Viewpoint: A Boost for Superconducting Logic
The key component of state-of-the-art magnetic memories and sensors is a device called a spin valve, whose electrical resistance depends on the relative alignment of the magnetizations of two thin ferromagnetic elements. Researchers are interested in developing superconducting analogs of the spin valve to be used in “cryogenic memory” technologies that consume little power and dissipate little heat. In this case, changing the relative alignment of the two ferromagnets shifts the transition temperature of an adjacent thin superconducting layer—an effect that can be used to turn the superconducting state on (or off) and lower (or raise) the device’s total resistance. But so far, the shifts observed in experiments have been too small for practical use. Jan Aarts and his colleagues at Leiden University in the Netherlands demonstrate superconducting spin valves in which changes by nearly , an order of magnitude increase compared to previous schemes.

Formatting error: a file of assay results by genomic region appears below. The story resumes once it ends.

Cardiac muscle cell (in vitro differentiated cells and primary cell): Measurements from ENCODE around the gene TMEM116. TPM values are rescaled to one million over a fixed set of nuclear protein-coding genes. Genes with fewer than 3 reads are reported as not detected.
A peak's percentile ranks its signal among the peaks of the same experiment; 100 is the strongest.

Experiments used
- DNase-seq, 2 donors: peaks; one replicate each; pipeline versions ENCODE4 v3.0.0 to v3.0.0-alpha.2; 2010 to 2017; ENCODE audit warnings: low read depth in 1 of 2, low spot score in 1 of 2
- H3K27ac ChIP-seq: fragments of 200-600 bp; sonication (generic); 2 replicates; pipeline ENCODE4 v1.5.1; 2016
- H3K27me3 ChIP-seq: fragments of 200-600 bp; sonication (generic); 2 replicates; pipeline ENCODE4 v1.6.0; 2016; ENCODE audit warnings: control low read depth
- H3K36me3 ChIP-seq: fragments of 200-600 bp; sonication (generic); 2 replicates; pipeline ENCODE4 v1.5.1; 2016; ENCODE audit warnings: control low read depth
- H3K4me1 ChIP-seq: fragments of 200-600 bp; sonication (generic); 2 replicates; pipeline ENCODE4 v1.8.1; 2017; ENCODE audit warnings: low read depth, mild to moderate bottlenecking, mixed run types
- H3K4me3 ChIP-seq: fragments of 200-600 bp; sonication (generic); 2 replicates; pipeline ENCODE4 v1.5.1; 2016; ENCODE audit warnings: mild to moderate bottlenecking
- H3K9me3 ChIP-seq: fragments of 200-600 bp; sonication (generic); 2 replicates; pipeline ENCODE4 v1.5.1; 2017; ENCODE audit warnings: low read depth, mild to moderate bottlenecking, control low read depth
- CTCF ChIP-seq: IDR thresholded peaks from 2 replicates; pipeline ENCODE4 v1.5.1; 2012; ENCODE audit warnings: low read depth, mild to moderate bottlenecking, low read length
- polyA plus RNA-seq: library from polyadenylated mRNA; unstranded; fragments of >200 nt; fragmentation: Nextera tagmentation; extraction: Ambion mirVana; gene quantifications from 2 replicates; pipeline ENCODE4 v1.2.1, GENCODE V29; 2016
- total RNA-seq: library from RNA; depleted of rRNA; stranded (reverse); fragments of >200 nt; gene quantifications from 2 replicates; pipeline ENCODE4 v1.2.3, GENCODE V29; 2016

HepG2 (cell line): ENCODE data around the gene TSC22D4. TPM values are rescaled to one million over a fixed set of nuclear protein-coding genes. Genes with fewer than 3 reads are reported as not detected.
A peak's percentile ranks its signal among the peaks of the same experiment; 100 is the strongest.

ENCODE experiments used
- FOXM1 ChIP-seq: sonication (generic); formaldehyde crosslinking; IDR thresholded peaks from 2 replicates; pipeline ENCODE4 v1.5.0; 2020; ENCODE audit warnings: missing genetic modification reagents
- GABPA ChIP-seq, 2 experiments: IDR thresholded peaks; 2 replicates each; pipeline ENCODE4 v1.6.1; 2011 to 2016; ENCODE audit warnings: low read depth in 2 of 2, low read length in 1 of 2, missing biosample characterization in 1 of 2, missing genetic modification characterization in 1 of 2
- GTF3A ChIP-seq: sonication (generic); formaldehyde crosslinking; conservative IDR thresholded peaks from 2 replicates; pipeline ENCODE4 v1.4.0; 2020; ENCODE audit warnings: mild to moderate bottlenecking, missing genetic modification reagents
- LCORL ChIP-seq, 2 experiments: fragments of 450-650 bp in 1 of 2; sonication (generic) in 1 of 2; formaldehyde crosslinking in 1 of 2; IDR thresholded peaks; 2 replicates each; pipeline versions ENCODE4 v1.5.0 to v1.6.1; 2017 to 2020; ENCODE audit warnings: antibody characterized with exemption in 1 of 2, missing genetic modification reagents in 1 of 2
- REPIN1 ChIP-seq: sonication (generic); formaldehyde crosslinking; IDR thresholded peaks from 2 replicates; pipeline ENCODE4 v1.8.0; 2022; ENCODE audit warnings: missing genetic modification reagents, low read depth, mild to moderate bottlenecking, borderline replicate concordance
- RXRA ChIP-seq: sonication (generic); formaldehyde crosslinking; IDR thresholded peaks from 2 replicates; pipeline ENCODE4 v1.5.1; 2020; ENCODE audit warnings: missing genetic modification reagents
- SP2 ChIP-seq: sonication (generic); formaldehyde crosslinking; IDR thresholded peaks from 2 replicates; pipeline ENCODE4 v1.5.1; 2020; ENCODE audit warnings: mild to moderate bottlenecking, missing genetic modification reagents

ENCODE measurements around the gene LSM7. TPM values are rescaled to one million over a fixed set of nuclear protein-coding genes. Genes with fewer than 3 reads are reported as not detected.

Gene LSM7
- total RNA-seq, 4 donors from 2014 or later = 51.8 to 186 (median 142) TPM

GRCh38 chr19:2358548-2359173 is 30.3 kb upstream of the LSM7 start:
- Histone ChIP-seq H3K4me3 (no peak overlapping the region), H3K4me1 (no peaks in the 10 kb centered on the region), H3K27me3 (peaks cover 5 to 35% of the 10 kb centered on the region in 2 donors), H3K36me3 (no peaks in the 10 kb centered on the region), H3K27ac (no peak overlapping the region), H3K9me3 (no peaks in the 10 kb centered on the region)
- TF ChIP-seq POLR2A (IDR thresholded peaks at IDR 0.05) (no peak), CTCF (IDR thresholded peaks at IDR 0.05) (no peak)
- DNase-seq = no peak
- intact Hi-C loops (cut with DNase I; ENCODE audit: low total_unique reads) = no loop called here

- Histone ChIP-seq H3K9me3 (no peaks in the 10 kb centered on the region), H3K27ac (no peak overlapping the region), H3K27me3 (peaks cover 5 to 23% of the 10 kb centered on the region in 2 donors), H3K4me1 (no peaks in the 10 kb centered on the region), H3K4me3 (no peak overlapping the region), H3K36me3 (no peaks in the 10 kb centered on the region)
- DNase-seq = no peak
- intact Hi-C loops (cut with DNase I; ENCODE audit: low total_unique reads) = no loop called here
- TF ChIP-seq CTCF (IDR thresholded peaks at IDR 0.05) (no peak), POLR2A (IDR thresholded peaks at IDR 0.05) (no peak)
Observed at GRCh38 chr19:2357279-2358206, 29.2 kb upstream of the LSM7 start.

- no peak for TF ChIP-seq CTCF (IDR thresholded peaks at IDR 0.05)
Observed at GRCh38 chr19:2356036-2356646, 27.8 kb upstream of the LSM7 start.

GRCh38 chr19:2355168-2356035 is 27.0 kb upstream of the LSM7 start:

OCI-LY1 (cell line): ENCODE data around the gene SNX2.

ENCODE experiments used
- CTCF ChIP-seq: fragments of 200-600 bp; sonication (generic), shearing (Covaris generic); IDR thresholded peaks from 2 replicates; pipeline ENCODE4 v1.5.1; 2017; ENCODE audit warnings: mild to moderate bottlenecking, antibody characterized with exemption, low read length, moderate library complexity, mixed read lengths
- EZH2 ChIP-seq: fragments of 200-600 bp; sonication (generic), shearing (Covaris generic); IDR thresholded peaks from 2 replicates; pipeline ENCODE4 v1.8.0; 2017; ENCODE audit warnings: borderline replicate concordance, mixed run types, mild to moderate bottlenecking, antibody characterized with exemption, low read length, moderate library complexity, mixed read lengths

In ferromagnetic metals, an internal exchange field generates an imbalance in the number of electrons with “up” and “down” spins. An electrical current that passes through a ferromagnet will therefore carry a net spin, in addition to charge, with the majority of spins (the majority state) pointing parallel to the magnetization and the minority (the minority state) antiparallel. Such spin-polarized currents are utilized for logic and sensor applications, and finding efficient and practical ways to generate and control them is a major goal of spintronics.